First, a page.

Janelle Hill addressed the issues of what’s really new in BPM and how it can change how you do business. She starts off by discussing how BPM is different from older business process reengineering techniques:
- Process orientation complements functional organization, along the lines of what Rummler was discussing yesterday: processes overlay functional silos, which drives matrix management so that processes can be managed end to end.
- Processes must be effective and transparent, not just efficient.
- Processes must be adjustable (sometimes by process participants), not perfect, in order to adjust to changing customer requirements.
- Small incremental improvements must be harmonized with larger transformative change.
Gartner defines an explicit process as one that it visible and independent from its implementation; namely, the process has been modeled separate from context manual or automated context. This type of modeling and the management of the explicit processes is essential for effectiveness and innovation; it allows for the establishment of process KPIs and allows you to model potential changes to the process. These process models provide a view of work in progress; as these models are implemented in BPMS, they become the visual metaphor for the work for monitoring and management purposes. They also provide a method of communicating about the process, both between business team members as well as between business and IT.
This also leads to new management techniques. Management becomes more real-time as the process monitoring tools allow for view of what’s happening right now in the business process, instead of managing through the rear-view mirror via historical reports. Typically, a process-centric view encourages collaboration among team members, and also encourages participation by the process workers. Both business and IT workers have different roles: the business user may be assembling their own solutions, while the IT person is designing and building components to be assembled.
She looks at a number of key factors for determining when a BPMS might be used:
- Strong focus on coordinating multiple resources to create successful work outcomes, including people, systems, information and policies.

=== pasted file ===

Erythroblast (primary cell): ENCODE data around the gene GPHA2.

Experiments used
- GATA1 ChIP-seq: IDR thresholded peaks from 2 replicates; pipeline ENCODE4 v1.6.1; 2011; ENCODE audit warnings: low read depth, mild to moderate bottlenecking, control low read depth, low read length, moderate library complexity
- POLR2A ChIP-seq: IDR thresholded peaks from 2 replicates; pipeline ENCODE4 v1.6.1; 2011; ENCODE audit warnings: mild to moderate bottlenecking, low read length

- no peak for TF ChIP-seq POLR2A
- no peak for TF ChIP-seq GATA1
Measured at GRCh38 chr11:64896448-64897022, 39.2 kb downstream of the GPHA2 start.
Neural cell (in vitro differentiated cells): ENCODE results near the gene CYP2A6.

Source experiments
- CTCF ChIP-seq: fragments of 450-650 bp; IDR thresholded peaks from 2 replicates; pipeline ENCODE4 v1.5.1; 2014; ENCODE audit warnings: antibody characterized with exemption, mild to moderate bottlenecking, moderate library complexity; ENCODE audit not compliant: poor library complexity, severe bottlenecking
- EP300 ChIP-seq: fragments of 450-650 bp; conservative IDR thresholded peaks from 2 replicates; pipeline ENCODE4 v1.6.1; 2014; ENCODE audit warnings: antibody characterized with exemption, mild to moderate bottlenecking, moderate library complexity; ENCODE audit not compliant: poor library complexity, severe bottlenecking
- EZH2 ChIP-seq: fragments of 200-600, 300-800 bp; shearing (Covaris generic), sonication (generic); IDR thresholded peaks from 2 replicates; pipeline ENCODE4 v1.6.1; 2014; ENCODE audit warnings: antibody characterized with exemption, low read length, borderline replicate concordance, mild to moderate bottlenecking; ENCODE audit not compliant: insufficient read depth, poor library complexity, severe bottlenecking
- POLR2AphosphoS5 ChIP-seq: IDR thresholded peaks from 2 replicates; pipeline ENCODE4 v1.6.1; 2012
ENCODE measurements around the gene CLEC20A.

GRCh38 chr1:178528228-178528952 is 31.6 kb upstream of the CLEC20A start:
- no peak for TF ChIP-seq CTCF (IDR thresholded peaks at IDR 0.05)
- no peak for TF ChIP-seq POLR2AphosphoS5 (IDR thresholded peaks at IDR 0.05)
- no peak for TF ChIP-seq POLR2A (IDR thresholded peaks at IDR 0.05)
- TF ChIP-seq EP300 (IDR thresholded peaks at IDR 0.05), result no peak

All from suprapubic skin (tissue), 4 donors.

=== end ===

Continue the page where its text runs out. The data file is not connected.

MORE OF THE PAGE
- The process crosses a large number of boundaries.
- The process is poorly understood.
- The process is customer-facing or partner-facing.
- The process is more susceptible to external or internal disruption.
- Business will be responsible for change management, not IT.
If these factors aren’t present, then a more traditional coding approach might be used.
Hill went through some of the process design patterns — I saw this at the previous summit and really liked it, since I use something quite similar with customers — in order to map process characteristics onto different styles of processes, and therefore onto a subset of the BPMS products that might best suit those needs. The three most common patterns that they see with BPMS are case management, form-driven workflow, and participant-driven workflow.
She finished up with the BPMS magic quadrant, and explained that there are so many vendors in the leaders quadrant because they’ve changed the definition of what’s included in BPMS; I see that as a reason why there’s more vendors in the magic quadrant overall, but not why it’s so heavily weighted to the upper-right quadrant. She believes that consolidation for the purposes of acquiring technology functionality has already mostly occurred. She also sees that the larger platform vendors such as Microsoft are focused on software development as the primary method for BPMS rather than model-driven approaches that limit the amount of code.
She believes that this is not the time (yet) to pick the enterprise-standard composition platform, because no one tool handles all of the six process styles that she showed earlier. This is still not a mature market, in spite of the purchasing activity going on.